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Role of Surface Protective Antigen A in the Pathogenesis of Erysipelothrix rhusiopathiae Strain C43065
Role of Surface Protective Antigen A in the Pathogenesis of Erysipelothrix rhusiopathiae Strain C43065
Journal of Microbiology and Biotechnology. 2015. Feb, 25(2): 206-216
Copyright © 2015, The Korean Society For Microbiology And Biotechnology
  • Received : July 22, 2014
  • Accepted : September 14, 2014
  • Published : February 28, 2015
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About the Authors
Entomack Borrathybay
College of Biology and Environmental Sciences, Jishou University, Jishou 416000, P.R. China
Feng-juan Gong
College of Biology and Environmental Sciences, Jishou University, Jishou 416000, P.R. China
Lei Zhang
Chinese Center of Disease Control of STD and AIDS Prevention and Control Center, Beijing 102206, P.R. China
Wulumuhan Nazierbieke
College of Biology and Environmental Sciences, Jishou University, Jishou 416000, P.R. China
ulum@jsu.edu.cn

Abstract
To clarify the role of surface protective antigen A (SpaA) in the pathogenesis of Erysipelothrix rhusiopathiae C43065 (serotype 2), the spaA deletion mutant of E. rhusiopathiae spaA was constructed by homologous recombination. The virulence of the ∆ spaA mutant decreased more than 76-fold compared with that of the wild-type strain C43065 in mice. The mutant strain was sensitive to the bactericidal action of swine serum, whereas the wild-type strain was resistant. The adhesion of wild-type strain to MEF cells was inhibited significantly by treatment with rabbit antiserum against recombinant SpaA (rSpaA) as compared with the treatment with normal rabbit serum, but the mutant strain was not affected. The mutant strain was readily taken up by mouse peritoneal macrophages in the normal rabbit serum, whereas the wild-type strain was resistant. Whereas the rabbit antiserum against rSpaA promoted the phagocytosis of wild-type strain by macrophages, the mutant strain was not affected. In addition, mice vaccinated with the formalin-killed mutant strain were provided 40% protection against challenge by the homologous virulent strain as compared with those with wild-type strain, NaOH-extracted antigen, or rSpaA, which provided more than 80% protection against the same infection. These suggested that SpaA has an important role in the pathogenesis of E. rhusiopathiae infection and could be a target for vaccination against swine erysipelas.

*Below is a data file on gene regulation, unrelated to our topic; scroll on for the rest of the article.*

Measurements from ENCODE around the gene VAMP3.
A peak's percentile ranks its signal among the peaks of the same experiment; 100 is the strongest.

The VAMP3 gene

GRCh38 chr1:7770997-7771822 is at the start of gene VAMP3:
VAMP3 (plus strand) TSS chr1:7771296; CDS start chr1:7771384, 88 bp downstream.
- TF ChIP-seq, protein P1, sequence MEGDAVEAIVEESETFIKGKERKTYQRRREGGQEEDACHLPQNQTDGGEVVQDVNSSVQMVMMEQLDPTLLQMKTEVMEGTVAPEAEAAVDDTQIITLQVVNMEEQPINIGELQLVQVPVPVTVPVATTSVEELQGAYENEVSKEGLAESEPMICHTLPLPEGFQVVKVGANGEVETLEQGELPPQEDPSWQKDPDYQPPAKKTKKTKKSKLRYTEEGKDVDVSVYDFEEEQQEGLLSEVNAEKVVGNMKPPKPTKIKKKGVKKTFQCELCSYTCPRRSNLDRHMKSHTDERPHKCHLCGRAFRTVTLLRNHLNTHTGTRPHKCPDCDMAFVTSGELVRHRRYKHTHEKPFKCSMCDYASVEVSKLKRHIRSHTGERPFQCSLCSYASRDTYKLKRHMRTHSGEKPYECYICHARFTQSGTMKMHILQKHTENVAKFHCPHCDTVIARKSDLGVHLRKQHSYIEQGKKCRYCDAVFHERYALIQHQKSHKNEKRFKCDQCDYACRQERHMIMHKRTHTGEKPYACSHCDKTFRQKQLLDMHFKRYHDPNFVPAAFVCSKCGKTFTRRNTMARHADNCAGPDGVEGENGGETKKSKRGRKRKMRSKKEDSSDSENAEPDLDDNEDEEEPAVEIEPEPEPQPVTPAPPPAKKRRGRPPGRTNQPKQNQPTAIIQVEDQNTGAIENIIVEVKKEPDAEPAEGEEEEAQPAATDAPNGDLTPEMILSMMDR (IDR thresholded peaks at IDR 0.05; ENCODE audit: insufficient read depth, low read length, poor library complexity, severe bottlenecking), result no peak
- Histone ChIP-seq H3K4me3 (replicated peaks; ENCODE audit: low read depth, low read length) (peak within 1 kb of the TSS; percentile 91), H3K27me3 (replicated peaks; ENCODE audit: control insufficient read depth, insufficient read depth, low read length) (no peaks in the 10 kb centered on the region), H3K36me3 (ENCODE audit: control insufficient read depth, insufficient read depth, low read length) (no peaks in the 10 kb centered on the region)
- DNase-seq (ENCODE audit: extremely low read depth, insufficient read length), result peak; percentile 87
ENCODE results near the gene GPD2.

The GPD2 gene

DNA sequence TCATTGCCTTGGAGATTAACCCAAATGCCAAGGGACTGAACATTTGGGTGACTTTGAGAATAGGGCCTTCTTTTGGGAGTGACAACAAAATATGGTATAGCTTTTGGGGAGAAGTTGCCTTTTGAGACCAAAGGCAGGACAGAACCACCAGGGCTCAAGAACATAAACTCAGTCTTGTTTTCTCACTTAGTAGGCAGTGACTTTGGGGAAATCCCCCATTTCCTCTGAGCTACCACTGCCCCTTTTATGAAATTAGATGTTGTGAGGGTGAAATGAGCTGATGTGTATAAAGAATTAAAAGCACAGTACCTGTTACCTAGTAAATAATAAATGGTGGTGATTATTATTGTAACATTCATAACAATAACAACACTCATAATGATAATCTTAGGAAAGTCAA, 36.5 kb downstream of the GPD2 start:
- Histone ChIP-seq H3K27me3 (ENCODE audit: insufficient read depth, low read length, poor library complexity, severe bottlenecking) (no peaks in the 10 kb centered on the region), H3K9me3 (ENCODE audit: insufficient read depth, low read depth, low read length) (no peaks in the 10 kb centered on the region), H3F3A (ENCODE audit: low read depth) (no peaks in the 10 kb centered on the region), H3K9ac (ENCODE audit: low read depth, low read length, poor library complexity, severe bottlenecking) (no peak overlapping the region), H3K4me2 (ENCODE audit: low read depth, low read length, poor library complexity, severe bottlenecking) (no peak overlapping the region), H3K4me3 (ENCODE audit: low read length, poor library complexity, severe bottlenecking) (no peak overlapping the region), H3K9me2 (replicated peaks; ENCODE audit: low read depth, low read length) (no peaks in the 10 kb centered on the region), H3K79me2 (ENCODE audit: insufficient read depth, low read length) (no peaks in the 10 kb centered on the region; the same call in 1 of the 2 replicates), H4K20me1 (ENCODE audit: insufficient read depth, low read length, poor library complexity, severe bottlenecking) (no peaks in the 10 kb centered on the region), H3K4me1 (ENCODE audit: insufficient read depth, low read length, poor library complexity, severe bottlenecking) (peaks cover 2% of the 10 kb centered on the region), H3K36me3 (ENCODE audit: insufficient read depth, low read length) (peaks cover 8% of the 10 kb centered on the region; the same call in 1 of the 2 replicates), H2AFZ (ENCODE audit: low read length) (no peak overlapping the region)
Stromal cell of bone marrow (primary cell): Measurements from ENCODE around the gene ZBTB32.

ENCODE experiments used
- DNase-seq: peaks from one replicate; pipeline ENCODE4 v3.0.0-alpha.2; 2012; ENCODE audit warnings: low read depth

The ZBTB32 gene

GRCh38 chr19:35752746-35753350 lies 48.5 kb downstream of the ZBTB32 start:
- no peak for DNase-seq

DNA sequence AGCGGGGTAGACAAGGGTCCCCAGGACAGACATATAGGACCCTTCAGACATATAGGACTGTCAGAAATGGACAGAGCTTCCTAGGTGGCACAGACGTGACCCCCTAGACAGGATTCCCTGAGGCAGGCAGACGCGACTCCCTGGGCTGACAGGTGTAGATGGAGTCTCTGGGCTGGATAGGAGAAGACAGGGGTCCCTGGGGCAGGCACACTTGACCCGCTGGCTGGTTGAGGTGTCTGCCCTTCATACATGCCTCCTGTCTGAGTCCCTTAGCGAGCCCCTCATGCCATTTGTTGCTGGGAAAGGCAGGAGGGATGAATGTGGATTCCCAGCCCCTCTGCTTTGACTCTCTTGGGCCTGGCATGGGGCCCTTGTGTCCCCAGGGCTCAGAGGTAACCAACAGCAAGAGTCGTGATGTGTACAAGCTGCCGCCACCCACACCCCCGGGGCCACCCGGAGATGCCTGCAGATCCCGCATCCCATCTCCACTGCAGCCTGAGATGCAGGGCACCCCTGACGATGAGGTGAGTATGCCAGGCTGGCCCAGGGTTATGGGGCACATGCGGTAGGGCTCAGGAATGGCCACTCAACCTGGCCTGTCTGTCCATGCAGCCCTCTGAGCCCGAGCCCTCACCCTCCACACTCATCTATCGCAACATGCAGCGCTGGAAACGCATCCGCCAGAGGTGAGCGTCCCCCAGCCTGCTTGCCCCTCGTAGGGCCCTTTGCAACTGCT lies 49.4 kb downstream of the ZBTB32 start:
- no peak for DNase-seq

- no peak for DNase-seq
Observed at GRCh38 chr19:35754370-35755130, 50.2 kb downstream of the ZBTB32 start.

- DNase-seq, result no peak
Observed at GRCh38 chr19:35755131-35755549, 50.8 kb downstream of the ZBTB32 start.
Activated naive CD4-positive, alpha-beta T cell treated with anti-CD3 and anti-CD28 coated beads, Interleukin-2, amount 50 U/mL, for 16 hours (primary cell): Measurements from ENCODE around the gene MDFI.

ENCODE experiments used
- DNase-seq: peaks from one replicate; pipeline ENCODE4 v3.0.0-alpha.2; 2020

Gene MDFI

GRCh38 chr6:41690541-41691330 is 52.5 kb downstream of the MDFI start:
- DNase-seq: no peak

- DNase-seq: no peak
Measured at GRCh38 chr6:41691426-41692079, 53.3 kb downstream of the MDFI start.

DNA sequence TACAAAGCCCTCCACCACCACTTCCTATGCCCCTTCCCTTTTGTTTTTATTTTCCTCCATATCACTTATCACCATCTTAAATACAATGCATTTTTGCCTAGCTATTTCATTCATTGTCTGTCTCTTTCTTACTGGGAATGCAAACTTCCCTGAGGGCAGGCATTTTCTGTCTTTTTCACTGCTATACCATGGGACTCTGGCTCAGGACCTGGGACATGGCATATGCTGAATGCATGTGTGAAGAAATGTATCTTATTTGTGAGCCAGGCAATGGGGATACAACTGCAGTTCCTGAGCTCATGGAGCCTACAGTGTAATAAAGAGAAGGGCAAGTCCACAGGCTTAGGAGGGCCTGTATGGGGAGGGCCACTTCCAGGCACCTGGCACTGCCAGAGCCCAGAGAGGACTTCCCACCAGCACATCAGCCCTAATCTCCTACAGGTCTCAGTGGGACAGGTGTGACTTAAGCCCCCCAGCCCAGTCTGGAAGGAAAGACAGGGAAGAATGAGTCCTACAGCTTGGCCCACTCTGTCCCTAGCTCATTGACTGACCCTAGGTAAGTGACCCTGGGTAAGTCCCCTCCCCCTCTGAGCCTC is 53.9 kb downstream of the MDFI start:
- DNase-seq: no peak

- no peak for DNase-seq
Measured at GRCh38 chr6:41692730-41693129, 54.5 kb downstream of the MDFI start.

Keywords
Introduction
Erysipelothrix rhusiopathiae is a facultative, non-sporeforming, small gram-positive bacillus that causes erysipelas in a variety of wild and domestic animals, including swine, sheep, birds, and fish, as well as erysipeloid in humans [27] . In current taxonomy, the genus Erysipelothrix contains two main species, E. rhusiopathiae and E. tonsillarum . Each species consists of various serotypes, including serotypes 1a, 1b, 2, 4, 5, 6, 8, 9, 10, 11, 12, 15, 16, 17, 19, 21, and N in E. rhusiopathiae , and serotypes 3, 7, 10, 14, 20, 22, and 23 in E. tonsillarum [25 , 27] . Serotypes 13 and 18 are two unclassified groups considered genetically distinct from both E. rhusiopathiae and E. tonsillarum [23] . Based on DNA-DNA hybridization analysis of numerous isolates from different organisms, E. rhusiopathiae was considered to be the pathogenic species of the genus [24] . In particular, serotypes 1 and 2 are most frequently isolated from pigs with clinical erysipelas [16] and are commonly used to develop live or killed vaccines against infection.